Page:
Liberal National Party MP David Littleproud is calling for the expansion of the Kogan Creek power station in his Queensland electorate of Maranoa, a supercritical generator that is linked to a nearby coal mine and could be ramped up from its existing ­capacity of 700 megawatt hours.

The government is also alive to the potential of new solar farms, given advice that a new facility with a capacity of 800 megawatt hours could be rolled out in less than a year. The latest solar photovoltaic panels can produce 50 per cent more electricity at the same cost as earlier technology, while being combined with battery storage to guarantee reliability.

The government believes the Snowy Hydro scheme expansion can increase its capacity by 50 per cent to 3500 megawatt hours or more, turning a huge amount of solar or other renewable power into baseload electricity to be switched on as needed. While this could take up to six years, the project would add capacity quicker than a new coal-power station.


Longer term the Snowy will have less water to turn the turbines as the southern half of the country dries out. A scheme on Qld rivers will be needed‚ very long term yet we need to plan NOW (survey, buy land for reservoirs etc.)

Neanderthal speaking:
Mr Frydenberg said the report would show that there would have to be “sufficient dispatchability” in the network and that coal was a way to achieve this. “The cheapest form of existing power generation comes from existing coal,” he told Sky News. “It’s also a stable, reliable form of dispatchable power. So if we can keep our coal-fired power stations going for longer then that can provide a good outcome for Australian consumers. We recognise that we need coal in our system and we will ensure that that continues to be the case.”


Renewable energy becoming cheaper than coal, not in Liberal “minds” I guess. We had coal in grand daddy’s day. . . sort of crap.

The latest Newspoll survey highlights the community divide on energy, with 45 per cent of voters expecting an increase in their bills from the shift to renewables while 22 per cent anticipate a ­decrease and 24 per cent expect no change. In a warning sign to the government, 60 per cent of ­Coalition voters believe renewables will increase their bills. Only 31 per cent of Labor voters and 31 per cent of Greens voters believe the same. Voters also appear to be turning against the idea of paying higher bills to use renewable power, with 49 per cent saying they would pay “nothing” extra — up from 45 per cent in February and 44 per cent last October.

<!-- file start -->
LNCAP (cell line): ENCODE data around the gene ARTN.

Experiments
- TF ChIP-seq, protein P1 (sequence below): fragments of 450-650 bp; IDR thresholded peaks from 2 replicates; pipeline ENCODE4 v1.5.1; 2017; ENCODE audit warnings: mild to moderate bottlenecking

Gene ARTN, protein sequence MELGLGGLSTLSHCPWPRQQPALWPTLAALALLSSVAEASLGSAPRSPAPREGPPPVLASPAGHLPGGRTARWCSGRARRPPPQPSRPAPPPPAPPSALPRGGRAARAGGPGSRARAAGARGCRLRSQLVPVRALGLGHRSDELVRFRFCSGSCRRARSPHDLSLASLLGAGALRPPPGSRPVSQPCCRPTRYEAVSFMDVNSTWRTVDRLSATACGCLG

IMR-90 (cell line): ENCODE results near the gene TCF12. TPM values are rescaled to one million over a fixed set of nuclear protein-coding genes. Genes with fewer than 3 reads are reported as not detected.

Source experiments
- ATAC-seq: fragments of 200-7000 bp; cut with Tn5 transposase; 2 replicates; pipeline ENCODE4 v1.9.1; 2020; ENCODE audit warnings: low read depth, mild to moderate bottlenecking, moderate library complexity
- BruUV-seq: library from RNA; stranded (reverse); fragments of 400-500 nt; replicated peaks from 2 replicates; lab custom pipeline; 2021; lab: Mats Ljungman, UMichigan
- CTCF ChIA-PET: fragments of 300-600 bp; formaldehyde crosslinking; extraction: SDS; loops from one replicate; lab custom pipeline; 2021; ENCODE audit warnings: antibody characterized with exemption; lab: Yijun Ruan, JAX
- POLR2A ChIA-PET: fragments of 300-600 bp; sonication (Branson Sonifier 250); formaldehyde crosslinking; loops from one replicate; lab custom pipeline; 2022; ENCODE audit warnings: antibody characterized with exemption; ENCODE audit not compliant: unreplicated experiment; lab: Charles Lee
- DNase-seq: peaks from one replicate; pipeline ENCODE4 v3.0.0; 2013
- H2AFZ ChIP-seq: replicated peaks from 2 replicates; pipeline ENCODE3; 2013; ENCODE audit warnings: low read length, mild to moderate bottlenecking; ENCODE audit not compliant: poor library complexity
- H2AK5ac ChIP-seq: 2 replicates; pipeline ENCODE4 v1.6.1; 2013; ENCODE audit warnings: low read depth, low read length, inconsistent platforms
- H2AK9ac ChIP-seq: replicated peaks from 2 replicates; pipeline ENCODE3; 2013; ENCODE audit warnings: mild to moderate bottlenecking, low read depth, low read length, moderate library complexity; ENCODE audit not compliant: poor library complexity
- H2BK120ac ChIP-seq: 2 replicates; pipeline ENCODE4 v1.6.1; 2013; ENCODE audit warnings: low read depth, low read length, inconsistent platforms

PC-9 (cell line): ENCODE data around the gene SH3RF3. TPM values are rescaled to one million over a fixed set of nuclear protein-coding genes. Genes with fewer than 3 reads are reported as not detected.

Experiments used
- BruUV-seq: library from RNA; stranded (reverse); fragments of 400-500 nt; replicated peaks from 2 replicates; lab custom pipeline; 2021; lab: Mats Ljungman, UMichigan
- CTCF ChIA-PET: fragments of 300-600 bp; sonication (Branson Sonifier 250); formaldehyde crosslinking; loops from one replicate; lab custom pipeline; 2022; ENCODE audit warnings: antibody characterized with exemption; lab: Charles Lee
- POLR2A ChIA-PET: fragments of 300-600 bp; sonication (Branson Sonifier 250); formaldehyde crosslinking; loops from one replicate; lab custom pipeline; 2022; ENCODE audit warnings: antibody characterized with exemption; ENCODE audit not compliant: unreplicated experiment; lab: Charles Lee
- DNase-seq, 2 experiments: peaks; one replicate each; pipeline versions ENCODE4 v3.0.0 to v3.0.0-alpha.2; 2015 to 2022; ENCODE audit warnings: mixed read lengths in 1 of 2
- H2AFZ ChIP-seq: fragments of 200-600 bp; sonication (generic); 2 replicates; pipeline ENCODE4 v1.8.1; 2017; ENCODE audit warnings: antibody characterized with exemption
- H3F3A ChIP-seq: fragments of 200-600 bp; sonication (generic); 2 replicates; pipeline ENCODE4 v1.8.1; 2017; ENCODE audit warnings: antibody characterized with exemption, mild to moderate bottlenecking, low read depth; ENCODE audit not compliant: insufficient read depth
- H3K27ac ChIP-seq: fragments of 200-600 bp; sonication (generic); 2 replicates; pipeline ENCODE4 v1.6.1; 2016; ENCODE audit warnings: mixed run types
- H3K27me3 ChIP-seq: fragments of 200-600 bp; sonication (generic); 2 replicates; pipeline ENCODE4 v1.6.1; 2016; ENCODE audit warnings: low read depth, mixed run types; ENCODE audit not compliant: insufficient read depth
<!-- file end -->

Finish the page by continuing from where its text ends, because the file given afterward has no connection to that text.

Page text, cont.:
While 25 per cent said they were willing to pay $100 a year more for renewable power, this was down from 26 per cent in February and 28 per cent last October. Opinions are divided along party lines, with 59 per cent of ­Coalition voters refusing to pay more for renewable power compared with 38 per cent of Labor voters and 25 per cent of Greens voters.


Will pay in one form or another, just ask the citizens of Houston (and Bangladesh, India, Nepal, and Sierra Leone.)

http://www.theaustralian.com.au/business/mining-energy/bill-shock-looms-amid-baseload-power-crisis/news-story/d64617bd271dd4b5d29cf371a93a185b

A rare link indeed to the national shit sheet! But a good article on a very current topic!

(Google “business/mining-energy/bill-shock-looms-amid-baseload-power-crisis/news-story/d64617bd271dd4b5d29cf371a93a185b” and click on the first link to see the article.
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Re: Australian Energy Market

Postby HBS Guy » 05 Sep 2017, 11:52

Contrary to what the idiot troglodyte branch of the Libs say, renewables are now cheaper than fossil fuels!

http://reneweconomy.com.au/nectar-farms-on-100-renewables-why-would-you-do-it-any-other-way-79279/

Just one case study.

The new owner of the Whyalla steelworks is also investing in renewable energy.

One seriously out of step Lib govt (Nats are even worse!)
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Re: Australian Energy Market

Postby HBS Guy » 06 Sep 2017, 18:06

Policy poverty of the Libs:

AGL chief executive Andy Vesey has issued a stinging rebuke to Malcolm Turnbull and Tony Abbott over the future of one of Australia’s oldest coal-fired power stations.

During Question Time on Thursday, Mr Turnbull revealed that in response to warnings that the energy market was facing imminent shortfalls, the government was “already” in talks with AGL to keep the Liddell coal-fired power station operating until at least 2027.

Former PM Tony Abbott also welcomed the news, tweeting that it was “good that AGL is no longer getting out of coal”.